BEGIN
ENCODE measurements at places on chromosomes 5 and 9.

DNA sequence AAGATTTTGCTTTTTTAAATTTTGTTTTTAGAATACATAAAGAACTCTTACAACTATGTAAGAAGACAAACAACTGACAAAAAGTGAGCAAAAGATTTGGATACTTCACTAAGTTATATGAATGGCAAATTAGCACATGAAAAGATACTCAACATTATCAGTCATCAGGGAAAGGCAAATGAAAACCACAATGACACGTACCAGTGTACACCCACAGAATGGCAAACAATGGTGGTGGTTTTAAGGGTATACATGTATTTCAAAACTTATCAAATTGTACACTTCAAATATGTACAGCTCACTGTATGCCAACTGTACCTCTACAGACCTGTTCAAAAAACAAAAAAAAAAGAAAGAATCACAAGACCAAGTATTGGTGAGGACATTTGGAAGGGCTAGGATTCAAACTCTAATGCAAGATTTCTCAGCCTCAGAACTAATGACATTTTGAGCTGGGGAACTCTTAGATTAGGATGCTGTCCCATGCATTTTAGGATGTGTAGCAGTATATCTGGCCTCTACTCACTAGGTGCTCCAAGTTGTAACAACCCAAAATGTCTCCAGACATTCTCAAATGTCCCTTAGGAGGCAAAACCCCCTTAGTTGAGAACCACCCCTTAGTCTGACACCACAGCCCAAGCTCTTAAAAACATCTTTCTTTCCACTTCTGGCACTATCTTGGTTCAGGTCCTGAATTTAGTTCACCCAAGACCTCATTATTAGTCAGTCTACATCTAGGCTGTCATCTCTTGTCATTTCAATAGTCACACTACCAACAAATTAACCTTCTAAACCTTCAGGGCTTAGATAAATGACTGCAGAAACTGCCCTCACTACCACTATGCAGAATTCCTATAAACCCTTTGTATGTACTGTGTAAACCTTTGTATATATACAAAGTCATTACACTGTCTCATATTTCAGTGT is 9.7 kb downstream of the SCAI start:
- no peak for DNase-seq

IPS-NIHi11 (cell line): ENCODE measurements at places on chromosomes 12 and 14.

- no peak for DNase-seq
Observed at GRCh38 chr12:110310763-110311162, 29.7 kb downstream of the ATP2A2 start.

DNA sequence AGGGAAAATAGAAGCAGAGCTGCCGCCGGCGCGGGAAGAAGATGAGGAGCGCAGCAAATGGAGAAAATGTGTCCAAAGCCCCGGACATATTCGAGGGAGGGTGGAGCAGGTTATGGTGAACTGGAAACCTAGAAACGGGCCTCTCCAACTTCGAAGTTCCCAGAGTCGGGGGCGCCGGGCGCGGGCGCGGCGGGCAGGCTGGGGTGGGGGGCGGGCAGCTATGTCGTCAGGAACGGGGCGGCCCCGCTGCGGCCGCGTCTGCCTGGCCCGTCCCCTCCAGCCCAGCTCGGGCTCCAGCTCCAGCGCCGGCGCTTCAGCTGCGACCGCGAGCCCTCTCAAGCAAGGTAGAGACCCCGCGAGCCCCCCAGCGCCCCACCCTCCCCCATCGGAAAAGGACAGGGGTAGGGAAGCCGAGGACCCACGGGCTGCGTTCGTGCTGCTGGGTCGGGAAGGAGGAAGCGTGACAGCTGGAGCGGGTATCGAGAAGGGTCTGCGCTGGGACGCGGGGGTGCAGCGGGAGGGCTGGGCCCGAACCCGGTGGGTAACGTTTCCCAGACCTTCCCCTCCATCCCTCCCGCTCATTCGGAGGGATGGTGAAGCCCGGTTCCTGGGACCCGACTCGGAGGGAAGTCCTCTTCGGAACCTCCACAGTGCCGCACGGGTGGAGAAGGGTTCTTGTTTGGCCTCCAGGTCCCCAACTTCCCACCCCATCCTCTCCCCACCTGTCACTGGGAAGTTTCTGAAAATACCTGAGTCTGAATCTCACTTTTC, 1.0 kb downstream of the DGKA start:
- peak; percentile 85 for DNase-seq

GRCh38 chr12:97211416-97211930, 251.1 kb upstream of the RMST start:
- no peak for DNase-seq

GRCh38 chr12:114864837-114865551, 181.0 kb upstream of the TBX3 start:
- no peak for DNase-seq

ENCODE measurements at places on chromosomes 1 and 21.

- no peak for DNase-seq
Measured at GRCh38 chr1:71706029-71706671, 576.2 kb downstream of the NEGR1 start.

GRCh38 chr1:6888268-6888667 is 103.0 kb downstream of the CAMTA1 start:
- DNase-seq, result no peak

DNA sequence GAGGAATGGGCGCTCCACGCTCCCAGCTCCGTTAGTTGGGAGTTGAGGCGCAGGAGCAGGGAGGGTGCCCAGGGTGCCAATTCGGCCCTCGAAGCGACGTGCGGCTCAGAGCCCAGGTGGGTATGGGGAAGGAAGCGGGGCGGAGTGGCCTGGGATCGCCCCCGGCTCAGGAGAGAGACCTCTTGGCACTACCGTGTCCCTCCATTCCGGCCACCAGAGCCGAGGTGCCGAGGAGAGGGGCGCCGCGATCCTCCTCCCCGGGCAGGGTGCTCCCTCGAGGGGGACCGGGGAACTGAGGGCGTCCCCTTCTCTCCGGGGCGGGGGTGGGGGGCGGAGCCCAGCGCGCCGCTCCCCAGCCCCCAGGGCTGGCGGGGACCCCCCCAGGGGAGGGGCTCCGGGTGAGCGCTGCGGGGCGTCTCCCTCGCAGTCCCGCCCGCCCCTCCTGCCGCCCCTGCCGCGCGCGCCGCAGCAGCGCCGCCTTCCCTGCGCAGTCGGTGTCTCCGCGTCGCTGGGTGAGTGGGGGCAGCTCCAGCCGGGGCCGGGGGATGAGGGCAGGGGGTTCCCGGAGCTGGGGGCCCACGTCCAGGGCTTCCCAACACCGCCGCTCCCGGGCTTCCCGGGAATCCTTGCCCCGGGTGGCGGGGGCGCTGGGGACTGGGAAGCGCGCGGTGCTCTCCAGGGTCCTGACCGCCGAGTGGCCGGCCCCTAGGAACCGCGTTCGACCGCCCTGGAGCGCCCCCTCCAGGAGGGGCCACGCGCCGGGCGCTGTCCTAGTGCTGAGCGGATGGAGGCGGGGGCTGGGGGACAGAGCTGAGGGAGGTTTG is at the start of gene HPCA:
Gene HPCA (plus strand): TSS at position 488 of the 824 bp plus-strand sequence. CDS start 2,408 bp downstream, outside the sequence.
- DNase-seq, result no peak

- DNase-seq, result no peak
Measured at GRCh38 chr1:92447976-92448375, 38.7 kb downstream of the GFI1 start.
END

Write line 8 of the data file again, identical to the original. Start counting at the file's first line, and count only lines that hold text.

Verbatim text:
- peak; percentile 85 for DNase-seq